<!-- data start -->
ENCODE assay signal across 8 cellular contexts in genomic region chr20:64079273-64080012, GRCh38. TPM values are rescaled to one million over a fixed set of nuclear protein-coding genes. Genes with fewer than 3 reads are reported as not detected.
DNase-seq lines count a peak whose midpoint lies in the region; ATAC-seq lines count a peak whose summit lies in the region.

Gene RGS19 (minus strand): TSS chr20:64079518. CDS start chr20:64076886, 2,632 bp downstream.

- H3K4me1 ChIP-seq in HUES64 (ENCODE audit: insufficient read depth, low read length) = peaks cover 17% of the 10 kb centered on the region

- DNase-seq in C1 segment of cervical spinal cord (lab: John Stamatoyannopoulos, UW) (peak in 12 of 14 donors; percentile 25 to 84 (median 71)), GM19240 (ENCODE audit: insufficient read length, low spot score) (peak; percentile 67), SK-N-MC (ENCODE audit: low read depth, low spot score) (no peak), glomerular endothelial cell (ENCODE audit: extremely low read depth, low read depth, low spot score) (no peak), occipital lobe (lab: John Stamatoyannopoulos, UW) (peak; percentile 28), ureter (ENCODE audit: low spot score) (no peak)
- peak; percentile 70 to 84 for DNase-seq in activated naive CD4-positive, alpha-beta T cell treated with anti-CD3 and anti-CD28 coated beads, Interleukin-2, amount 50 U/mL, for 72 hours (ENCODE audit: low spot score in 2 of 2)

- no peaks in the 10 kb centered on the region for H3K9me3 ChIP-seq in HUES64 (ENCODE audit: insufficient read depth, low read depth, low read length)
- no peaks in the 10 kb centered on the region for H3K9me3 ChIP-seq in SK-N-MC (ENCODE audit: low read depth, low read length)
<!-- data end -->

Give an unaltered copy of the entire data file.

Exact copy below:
ENCODE assay signal across 8 cellular contexts in genomic region chr20:64079273-64080012, GRCh38. TPM values are rescaled to one million over a fixed set of nuclear protein-coding genes. Genes with fewer than 3 reads are reported as not detected.
DNase-seq lines count a peak whose midpoint lies in the region; ATAC-seq lines count a peak whose summit lies in the region.

Gene RGS19 (minus strand): TSS chr20:64079518. CDS start chr20:64076886, 2,632 bp downstream.

- H3K4me1 ChIP-seq in HUES64 (ENCODE audit: insufficient read depth, low read length) = peaks cover 17% of the 10 kb centered on the region

- DNase-seq in C1 segment of cervical spinal cord (lab: John Stamatoyannopoulos, UW) (peak in 12 of 14 donors; percentile 25 to 84 (median 71)), GM19240 (ENCODE audit: insufficient read length, low spot score) (peak; percentile 67), SK-N-MC (ENCODE audit: low read depth, low spot score) (no peak), glomerular endothelial cell (ENCODE audit: extremely low read depth, low read depth, low spot score) (no peak), occipital lobe (lab: John Stamatoyannopoulos, UW) (peak; percentile 28), ureter (ENCODE audit: low spot score) (no peak)
- peak; percentile 70 to 84 for DNase-seq in activated naive CD4-positive, alpha-beta T cell treated with anti-CD3 and anti-CD28 coated beads, Interleukin-2, amount 50 U/mL, for 72 hours (ENCODE audit: low spot score in 2 of 2)

- no peaks in the 10 kb centered on the region for H3K9me3 ChIP-seq in HUES64 (ENCODE audit: insufficient read depth, low read depth, low read length)
- no peaks in the 10 kb centered on the region for H3K9me3 ChIP-seq in SK-N-MC (ENCODE audit: low read depth, low read length)